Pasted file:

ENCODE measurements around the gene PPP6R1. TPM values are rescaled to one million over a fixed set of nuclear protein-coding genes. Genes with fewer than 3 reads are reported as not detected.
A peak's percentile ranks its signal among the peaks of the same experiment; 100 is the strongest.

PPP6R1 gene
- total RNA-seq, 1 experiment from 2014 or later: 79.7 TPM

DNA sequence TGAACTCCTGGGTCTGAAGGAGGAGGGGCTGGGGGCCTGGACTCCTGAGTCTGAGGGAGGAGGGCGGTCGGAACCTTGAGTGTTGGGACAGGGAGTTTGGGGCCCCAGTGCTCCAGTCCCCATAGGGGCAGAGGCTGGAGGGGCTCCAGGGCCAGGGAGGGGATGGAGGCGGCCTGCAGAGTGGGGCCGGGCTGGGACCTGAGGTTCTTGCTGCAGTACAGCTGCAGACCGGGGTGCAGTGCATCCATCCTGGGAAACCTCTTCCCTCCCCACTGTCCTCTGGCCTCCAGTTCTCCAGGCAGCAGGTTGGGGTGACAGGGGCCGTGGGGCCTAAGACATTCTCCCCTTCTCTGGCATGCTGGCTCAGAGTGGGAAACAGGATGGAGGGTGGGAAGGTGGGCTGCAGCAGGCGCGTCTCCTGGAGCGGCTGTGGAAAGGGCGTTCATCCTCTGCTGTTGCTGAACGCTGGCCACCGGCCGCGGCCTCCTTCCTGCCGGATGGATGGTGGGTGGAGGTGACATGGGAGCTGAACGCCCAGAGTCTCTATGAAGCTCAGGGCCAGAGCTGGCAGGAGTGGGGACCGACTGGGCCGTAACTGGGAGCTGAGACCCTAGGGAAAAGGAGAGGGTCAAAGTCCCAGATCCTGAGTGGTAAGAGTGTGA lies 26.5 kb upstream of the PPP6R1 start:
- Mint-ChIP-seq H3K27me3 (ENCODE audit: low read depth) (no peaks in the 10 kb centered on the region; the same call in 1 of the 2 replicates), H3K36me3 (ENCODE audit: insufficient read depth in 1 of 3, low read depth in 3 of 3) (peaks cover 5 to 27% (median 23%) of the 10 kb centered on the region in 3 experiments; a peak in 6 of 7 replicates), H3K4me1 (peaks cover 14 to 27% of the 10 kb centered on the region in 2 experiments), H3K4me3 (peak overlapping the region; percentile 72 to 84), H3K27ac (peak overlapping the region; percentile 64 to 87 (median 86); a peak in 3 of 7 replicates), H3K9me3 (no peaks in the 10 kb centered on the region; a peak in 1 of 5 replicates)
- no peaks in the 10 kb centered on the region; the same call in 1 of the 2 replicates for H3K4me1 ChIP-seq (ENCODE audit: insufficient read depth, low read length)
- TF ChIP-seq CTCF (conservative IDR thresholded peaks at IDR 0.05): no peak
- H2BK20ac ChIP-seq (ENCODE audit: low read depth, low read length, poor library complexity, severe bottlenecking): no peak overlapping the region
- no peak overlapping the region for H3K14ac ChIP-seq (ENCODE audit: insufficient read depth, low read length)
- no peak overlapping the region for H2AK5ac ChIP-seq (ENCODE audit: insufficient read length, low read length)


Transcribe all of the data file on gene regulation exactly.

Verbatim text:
ENCODE measurements around the gene PPP6R1. TPM values are rescaled to one million over a fixed set of nuclear protein-coding genes. Genes with fewer than 3 reads are reported as not detected.
A peak's percentile ranks its signal among the peaks of the same experiment; 100 is the strongest.

PPP6R1 gene
- total RNA-seq, 1 experiment from 2014 or later: 79.7 TPM

DNA sequence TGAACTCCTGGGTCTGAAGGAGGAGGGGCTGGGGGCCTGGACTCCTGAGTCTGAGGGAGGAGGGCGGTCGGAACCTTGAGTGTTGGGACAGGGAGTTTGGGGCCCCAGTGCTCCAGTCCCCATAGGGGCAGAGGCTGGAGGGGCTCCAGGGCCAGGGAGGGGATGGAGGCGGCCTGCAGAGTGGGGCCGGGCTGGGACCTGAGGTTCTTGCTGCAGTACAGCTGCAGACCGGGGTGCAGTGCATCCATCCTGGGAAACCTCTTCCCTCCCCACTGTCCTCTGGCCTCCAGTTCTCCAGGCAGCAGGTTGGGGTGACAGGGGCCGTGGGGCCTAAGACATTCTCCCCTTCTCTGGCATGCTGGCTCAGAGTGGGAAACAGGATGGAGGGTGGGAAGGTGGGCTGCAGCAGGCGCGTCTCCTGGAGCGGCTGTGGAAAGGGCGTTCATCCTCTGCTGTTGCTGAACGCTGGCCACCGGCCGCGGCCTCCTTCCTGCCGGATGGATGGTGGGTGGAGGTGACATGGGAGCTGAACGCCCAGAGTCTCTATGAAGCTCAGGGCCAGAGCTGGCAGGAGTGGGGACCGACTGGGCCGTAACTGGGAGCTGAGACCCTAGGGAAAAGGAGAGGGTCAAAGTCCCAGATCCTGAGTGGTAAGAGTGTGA lies 26.5 kb upstream of the PPP6R1 start:
- Mint-ChIP-seq H3K27me3 (ENCODE audit: low read depth) (no peaks in the 10 kb centered on the region; the same call in 1 of the 2 replicates), H3K36me3 (ENCODE audit: insufficient read depth in 1 of 3, low read depth in 3 of 3) (peaks cover 5 to 27% (median 23%) of the 10 kb centered on the region in 3 experiments; a peak in 6 of 7 replicates), H3K4me1 (peaks cover 14 to 27% of the 10 kb centered on the region in 2 experiments), H3K4me3 (peak overlapping the region; percentile 72 to 84), H3K27ac (peak overlapping the region; percentile 64 to 87 (median 86); a peak in 3 of 7 replicates), H3K9me3 (no peaks in the 10 kb centered on the region; a peak in 1 of 5 replicates)
- no peaks in the 10 kb centered on the region; the same call in 1 of the 2 replicates for H3K4me1 ChIP-seq (ENCODE audit: insufficient read depth, low read length)
- TF ChIP-seq CTCF (conservative IDR thresholded peaks at IDR 0.05): no peak
- H2BK20ac ChIP-seq (ENCODE audit: low read depth, low read length, poor library complexity, severe bottlenecking): no peak overlapping the region
- no peak overlapping the region for H3K14ac ChIP-seq (ENCODE audit: insufficient read depth, low read length)
- no peak overlapping the region for H2AK5ac ChIP-seq (ENCODE audit: insufficient read length, low read length)